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IU Northwest sees robust interest in Master of Liberal Studies program

Recently added program draws graduate students to the IU Northwest College of Arts and Sciences


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Emily Banas
Office of Marketing & Communications

Charles Sheid
Office of Marketing & Communications

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Indiana Commission for Higher Education approves Master of Liberal Studies degree at IU Northwest

College of Arts and Sciences

Less than one year after its approval by the Indiana Commission for Higher Education, the Indiana University Northwest Master of Liberal Studies program in the College of Arts and Sciences is attracting strong enrollment from graduate students interested in pursing individualized graduate studies.  

The program is open to any qualified student who holds a bachelor’s degree from an accredited institution.

“This program is unique. It does not provide a rigid schedule of courses or focus on one particular specialty, but is designed for students who love to learn new ideas and collaborate and discuss with others,” said Bob Mucci, Ph.D., associate professor and the director of the MLS program

Mucci believes the current robust interest in the MLS can be attributed to the program’s flexibility.

“In the past month, we’ve had about 50 inquiries,” he said. “To date, we have accepted 38 students into the program.

“No one expected we would receive this much initial interest,” Mucci said. “Our biggest advocates and form of publicity have been students. We just recently included the program’s information on IU Northwest’s Web site.”

Course information states the MLS program is designed for students who are curious about the world – about art, literature, science, politics, human nature and history. The program will help students to understand the broader context of their ideas, paths of study, and fields of work by learning to analyze problems from a variety of perspectives.

Mucci mentioned that about 87 percent of the enrolled MLS students began classes in the Fall 2010 semester.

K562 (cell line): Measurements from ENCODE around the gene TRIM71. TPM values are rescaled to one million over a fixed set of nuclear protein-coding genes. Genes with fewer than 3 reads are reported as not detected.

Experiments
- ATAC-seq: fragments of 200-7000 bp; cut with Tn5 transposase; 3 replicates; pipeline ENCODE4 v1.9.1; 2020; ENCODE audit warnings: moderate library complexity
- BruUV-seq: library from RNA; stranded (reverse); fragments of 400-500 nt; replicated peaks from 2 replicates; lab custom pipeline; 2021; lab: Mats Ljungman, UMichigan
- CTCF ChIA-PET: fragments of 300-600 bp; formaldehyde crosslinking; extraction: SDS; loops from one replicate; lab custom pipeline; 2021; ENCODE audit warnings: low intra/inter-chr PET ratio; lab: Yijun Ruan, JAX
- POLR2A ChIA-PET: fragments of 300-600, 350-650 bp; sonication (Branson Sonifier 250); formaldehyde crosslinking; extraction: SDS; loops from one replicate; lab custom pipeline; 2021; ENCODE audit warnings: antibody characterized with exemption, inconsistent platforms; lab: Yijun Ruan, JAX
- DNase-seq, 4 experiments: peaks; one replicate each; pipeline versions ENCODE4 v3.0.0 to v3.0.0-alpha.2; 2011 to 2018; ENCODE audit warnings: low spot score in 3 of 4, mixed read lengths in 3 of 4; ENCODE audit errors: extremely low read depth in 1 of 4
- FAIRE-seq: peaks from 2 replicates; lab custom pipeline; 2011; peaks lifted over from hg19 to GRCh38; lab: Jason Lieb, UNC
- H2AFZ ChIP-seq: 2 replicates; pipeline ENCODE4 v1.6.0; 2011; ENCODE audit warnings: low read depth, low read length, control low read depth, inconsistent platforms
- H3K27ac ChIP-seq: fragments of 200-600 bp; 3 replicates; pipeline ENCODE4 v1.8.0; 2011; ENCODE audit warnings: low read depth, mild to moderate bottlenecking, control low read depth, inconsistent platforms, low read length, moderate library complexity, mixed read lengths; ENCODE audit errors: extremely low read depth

“Students will select a sequence of graduate-level courses to create their own path of study,” he stated. “The program provides students with an opportunity to engage their curiosity in an intellectual exploration of the world of ideas.”

The MLS requires the completion of at least 33 credit hours. Required courses include a proseminar as an introduction to graduate liberal studies and interdisciplinary methodology. Three core seminars are also required, each focusing on the study of humanities, sciences and social sciences.

“We had students ask about a science seminar and if there is a math course,” he said. “In this instance, we advised the students on enrolling in a meteorology course to learn how to forecast the weather. That course will then count as their science seminar.”

Beyond the required courses, students work with an advisor to tailor a study plan that blends their interests, talents and experiences.

“The MLS program draws on faculty with diverse expertise to explore topics through a multidisciplinary approach,” Mucci explained.

Other courses being offered this semester fall within the category of electives, with topics ranging from African American History to Poetry Writing to Politics and Society.

Mucci noted that the MLS students are an even more diverse group than the array of courses available to them.

“The program typically appeals to someone who is 10 or more years out of school who has a bachelor’s degree in a professional field like business or nursing,” Mucci said. “I just spoke with an individual who was interested in learning more about the program, and she was embarrassed to tell me she is in her early sixties. I told her not to worry, we just admitted a man who got his bachelor’s degree in 1977, and at that time he was 40.”

One of the most important things Mucci mentioned about the degree program is that its focus is not necessarily on career advancement.

“This degree was truly designed with personal advancement and growth in mind,” he said.